Edit Page

Creating blueprints


Have you ever wanted to define your own custom boilerplate when you create new files in an Ember app? You can do that with blueprints. Blueprints are snippet generators used to create the entities — components, routes, services, models and more — used in your applications. Blueprints allow us to share common Ember patterns in the community. Developers can define blueprints for use in their applications or addons.

Ember's built-in blueprints are a source of detailed examples to help you learn more about blueprints. The Ember CLI API docs on blueprints provide advanced information for developing blueprints.

To see a list of all available blueprints with short descriptions of what they do, run ember generate --help or ember help generate.

Generating Blueprints

This is an example of how to generate a standard Route blueprint.

 ember generate route foo

installing route
  create app/routes/foo.js
  create app/templates/foo.hbs
updating router
  add route foo
installing route-test
  create tests/unit/routes/foo-test.js

As the example shows, blueprints can create files and change existing project files.

Defining a Custom Blueprint

You can define your own blueprints using ember generate blueprint <name>:

ember generate blueprint foo

installing blueprint
  create blueprints/foo/index.js

If you want to also generate tests with the foo blueprint, you need to create a foo-test blueprint.

ember generate blueprint foo-test

installing blueprint
  create blueprints/foo-test/index.js

Blueprints in your project’s directory take precedence over those packaged with Ember CLI. This makes it easy to override the built-in blueprints by generating one with the same name.

Blueprint Structure

Blueprints follow a simple structure. Let’s use the built-in helper blueprint as an example:

  blueprints/helper
  ├── files
  │   ├── __root__
  │   │   └── helpers
  │   │       └── __name__.js
  └── index.js

The accompanying test is in another blueprint. It has the same name with a -test suffix and will be generated with the helper blueprint.

  blueprints/helper-test
  ├── files
  │   └── tests
  │       └── unit
  │           └── helpers
  │               └── __name__-test.js
  └── index.js

When creating a custom blueprint, only the index.js file is created. The files directory structure and all template files must be manually created.

files

The files directory has file templates to be installed into the target directory.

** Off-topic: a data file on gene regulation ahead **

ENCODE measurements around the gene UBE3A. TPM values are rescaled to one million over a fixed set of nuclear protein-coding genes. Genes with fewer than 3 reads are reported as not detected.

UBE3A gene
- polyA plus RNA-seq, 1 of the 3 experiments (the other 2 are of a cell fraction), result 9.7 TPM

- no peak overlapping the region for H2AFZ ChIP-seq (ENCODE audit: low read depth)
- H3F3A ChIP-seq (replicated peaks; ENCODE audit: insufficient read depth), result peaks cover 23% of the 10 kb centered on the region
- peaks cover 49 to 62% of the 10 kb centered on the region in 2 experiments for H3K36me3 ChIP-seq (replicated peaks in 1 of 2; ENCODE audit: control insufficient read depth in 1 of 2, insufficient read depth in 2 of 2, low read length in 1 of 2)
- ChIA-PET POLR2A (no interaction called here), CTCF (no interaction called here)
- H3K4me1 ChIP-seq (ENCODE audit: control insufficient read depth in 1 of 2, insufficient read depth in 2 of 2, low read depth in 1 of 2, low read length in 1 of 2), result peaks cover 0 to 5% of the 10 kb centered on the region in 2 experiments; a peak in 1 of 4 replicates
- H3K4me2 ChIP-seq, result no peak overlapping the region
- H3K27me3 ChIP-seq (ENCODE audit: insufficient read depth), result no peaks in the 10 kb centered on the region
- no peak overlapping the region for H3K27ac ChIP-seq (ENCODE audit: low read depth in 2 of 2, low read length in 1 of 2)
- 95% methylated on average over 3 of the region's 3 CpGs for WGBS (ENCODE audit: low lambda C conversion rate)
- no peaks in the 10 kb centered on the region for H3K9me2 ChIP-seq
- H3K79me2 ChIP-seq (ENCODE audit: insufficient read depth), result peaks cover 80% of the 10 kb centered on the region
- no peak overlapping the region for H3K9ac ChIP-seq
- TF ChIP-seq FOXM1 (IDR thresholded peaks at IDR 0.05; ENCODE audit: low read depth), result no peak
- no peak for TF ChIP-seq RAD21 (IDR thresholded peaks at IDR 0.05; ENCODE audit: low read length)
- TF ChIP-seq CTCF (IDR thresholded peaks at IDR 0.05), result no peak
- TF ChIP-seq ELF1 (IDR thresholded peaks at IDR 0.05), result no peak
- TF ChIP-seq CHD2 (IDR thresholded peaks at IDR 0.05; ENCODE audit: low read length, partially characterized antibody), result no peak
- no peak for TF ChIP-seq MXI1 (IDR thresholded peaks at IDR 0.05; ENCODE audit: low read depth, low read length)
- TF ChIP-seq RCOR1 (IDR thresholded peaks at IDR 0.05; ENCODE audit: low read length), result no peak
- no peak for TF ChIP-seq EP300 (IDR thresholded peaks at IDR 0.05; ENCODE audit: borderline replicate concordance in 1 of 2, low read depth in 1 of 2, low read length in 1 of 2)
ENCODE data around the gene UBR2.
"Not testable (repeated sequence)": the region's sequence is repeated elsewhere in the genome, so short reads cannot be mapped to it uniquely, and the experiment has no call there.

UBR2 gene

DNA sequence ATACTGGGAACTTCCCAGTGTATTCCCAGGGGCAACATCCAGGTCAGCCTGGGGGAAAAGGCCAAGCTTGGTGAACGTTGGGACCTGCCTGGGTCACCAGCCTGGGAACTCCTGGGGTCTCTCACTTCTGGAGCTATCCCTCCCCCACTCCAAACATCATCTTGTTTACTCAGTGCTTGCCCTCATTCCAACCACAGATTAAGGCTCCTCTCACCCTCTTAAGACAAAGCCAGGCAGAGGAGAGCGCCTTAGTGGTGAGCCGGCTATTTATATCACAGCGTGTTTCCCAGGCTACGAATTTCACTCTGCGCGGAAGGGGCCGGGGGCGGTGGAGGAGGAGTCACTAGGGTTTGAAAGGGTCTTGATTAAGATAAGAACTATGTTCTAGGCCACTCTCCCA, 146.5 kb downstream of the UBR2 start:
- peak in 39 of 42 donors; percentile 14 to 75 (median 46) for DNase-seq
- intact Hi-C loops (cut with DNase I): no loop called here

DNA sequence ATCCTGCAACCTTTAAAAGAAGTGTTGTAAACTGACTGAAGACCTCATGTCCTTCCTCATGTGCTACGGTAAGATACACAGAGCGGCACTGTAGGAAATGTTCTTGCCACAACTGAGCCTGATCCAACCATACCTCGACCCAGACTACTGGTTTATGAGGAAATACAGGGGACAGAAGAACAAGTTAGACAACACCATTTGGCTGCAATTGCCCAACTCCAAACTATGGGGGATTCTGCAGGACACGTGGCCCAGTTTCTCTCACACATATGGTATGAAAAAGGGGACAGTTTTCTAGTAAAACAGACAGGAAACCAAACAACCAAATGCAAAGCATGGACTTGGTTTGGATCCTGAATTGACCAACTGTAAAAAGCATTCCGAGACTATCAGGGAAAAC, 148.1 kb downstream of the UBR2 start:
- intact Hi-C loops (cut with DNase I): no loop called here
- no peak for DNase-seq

_name_

The name token is replaced with the dasherized entity name at install time. For example, when the user invokes ember generate controller foo then _name_ becomes foo.

_root_

The _root_ token is replaced with either app or addon depending upon where it is being generated. This token is used to provide support for generating blueprints inside addons.

Template Variables (AKA Locals)

Variables can be inserted into templates with <%= someVariableName %>.

For example, the built-in util blueprint files/app/utils/**name**.js looks like this:

export default function <%= camelizedModuleName %>() {
  return true;
}

<%= camelizedModuleName %> is replaced with the real value at install time.

Invoking

ember generate util count-down

would create

export default function CountDown() {
  return true;
}

Out of the box, Ember CLI provides the following template variables:

  • dasherizedPackageName
  • classifiedPackageName
  • dasherizedModuleName
  • classifiedModuleName
  • camelizedModuleName

packageName is the project name as found in the project’s package.json.

moduleName is the name of the entity being generated.

More custom variables can be created using the locals hook, as documented below.

Index.js

Overriding the blueprint hooks allows for implementing custom installation and uninstall behavior. The blueprint's description and command options are also defined in the index file.

For example, ember help generate foo would show

   foo <name> <options...>
        Generates a foo
        --type (String) (Default: )

index.js should export a plain object, which will extend the prototype of the Blueprint class. If needed, the original Blueprint prototype can be accessed through the _super property.